While we’re at it, using “ask” to mean “request” is super-super-annoying.  Henceforth, going forward from now on, people should return to using “request” where they heretofore used “ask” in a misbegotten fashion.

    [Especially since most of the time, when people say “ask” they actually mean “demand.” -Raymond]
  27. John D says:

    "from now on" is useful because it clarifies that something has changed. "going forward" is mostly trash. people think communication hinges on being schmaltzy and "colorful". hell, why not "as we proceed"? as a technical writer, throwing away junk is my specialty. verbal speech is prone to little gadgets like these. i don’t publish this junk. for one thing, it might not translate.

  28. dislyxec says:

    From TMQ on ESPN.com regarding the Patriots cheating:

    And I asked, if there was nothing incriminating in the New England documents, why was the league in such a hurry to shred them? First, Aiello wrote, "The purpose of destroying the tapes and related documents was to eliminate any advantage they might have given the Patriots going forward and ensure a level playing field for all 32 teams."

    AIEEEE. What does that even mean?

  29. Scott says:

    This originated way back in Junior High English class.  Whenever I wrote a paper, I was always told to use a thesaurus so I don’t repeatedly use the same words and phrases.  What you’re describing is just a verbal adaptation of that rule.

  30. Drew Hoskins says:

    I used to be able to accurately predict who was a PM and who wasn’t by whether they used this term.  But now it’s more widespread.

  31. mvadu says:

    Hi, Raymond.. what happend to you this week.. only one post a day.. it used to be two posts everyday sharp@7AM.. don’t change the practises.. it should be backword compatible..:)

    [Actually, it’s usually just one post a day. Check the archives for confirmation. If you like, I’ll change it to one post every other day, just to get the average back to 1. -Raymond]
  32. mvadu says:

    No Please.. “Going forward” I would love to see two post a day.. one pure techie topic and another like this one..

    Any way.. check the archive.. almost from June 2004 you (or your automated script) are posting 2 posts a day on an average.

    Just check posts/per month with no of working days in that month.

    [You have incorrectly reverse-engineered my posting policy. -Raymond]
  33. Ian says:

    The expressions ‘from now on’ and ‘henceforth’ imply some kind of change.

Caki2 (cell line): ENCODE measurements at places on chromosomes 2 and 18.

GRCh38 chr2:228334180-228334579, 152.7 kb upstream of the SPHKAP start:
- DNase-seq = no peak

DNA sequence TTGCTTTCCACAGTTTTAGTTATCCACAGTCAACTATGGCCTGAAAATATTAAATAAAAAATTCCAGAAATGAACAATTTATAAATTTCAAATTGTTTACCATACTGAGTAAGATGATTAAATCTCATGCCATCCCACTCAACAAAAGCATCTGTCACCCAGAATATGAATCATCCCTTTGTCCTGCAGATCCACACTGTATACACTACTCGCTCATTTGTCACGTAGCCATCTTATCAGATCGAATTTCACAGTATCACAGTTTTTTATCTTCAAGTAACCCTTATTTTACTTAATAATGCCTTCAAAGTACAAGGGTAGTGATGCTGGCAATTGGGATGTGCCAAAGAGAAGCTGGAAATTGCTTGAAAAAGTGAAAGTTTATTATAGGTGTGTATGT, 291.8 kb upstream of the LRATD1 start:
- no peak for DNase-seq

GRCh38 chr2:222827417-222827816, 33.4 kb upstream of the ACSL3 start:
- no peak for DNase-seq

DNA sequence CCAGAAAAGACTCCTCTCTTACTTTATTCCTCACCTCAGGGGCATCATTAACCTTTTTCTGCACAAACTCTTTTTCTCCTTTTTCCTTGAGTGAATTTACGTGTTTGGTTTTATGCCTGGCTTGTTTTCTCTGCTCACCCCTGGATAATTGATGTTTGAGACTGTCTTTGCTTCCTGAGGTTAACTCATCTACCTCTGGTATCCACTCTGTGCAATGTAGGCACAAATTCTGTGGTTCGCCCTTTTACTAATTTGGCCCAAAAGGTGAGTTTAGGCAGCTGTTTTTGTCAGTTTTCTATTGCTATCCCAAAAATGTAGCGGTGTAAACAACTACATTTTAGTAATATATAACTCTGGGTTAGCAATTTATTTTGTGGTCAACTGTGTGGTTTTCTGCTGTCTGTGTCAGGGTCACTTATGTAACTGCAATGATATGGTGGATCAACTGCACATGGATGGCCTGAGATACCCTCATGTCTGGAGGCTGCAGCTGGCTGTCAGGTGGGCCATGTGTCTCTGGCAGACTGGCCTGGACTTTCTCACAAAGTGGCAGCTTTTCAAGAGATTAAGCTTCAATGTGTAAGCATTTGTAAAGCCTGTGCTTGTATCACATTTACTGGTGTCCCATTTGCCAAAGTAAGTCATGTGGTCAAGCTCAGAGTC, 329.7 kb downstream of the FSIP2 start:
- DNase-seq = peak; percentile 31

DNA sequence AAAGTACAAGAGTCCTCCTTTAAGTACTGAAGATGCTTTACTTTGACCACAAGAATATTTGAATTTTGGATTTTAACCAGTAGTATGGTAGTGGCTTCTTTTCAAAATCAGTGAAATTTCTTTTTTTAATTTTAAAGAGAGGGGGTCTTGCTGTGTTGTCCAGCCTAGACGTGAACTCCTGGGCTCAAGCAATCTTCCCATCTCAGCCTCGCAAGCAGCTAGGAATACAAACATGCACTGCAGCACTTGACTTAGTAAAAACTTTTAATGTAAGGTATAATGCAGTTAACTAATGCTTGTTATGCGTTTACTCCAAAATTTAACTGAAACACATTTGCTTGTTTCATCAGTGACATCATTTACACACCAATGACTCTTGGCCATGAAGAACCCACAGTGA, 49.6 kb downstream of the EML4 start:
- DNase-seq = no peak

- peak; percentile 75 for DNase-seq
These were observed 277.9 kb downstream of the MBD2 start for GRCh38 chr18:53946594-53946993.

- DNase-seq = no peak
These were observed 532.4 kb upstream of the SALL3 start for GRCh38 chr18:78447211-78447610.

I had no idea that ‘going forward’ carries a similar meaning (or any meaning at all for that matter).

  34. Mikkin says:

    At the risk of incurring Raymond’s ire for commenting twice on the same post, I just realized why people say this. "Going forward" tries to imply that the change represents some kind of forward progress. It is probably a good indicator that one is going nowhere.

  35. Drak says:

    As far as I am concerned ‘going forward’ is bad English (I’m not a native English speaker, but this just sounds plain wrong).

    A car can go forward, people can go forward, but using ‘going forward’ in this way is just meaningless.

    "Going forward, we have left the previous topic behind us"

    Now that’s a good use of going forward ;)

  36. AdamV says:

    I don’t particularly like "going forward", but as Mikkin says, it is trying to convey the idea that <foo> is a good thing. If you don’t like "from now on" for being too direct, try "in the future" (although that does not give people any idea when, so maybe "in the future we’ll fix that bug" is not very reassuring.

    I disagree that "going forward" necessarily means only in the future, it implies to me some continuity from the past. "The pilot was successful, we’ve started rolling out, so going forward everyone will be using Wingnut version 3"

    It is still pretty hateful because of its ubiquity and frequent misuse (when time travel is clearly out of scope).

    @Scott – use and utilis[z]e have distinct meanings, strictly speaking.

    You use something for its intended purpose (the use for which it was intended), whereas you utilise something as a kind of workaround, finding a new way for it to be useful. I normally use a can opener for opening tins of beans, but I could utilise a power saw or even a rock if I had to.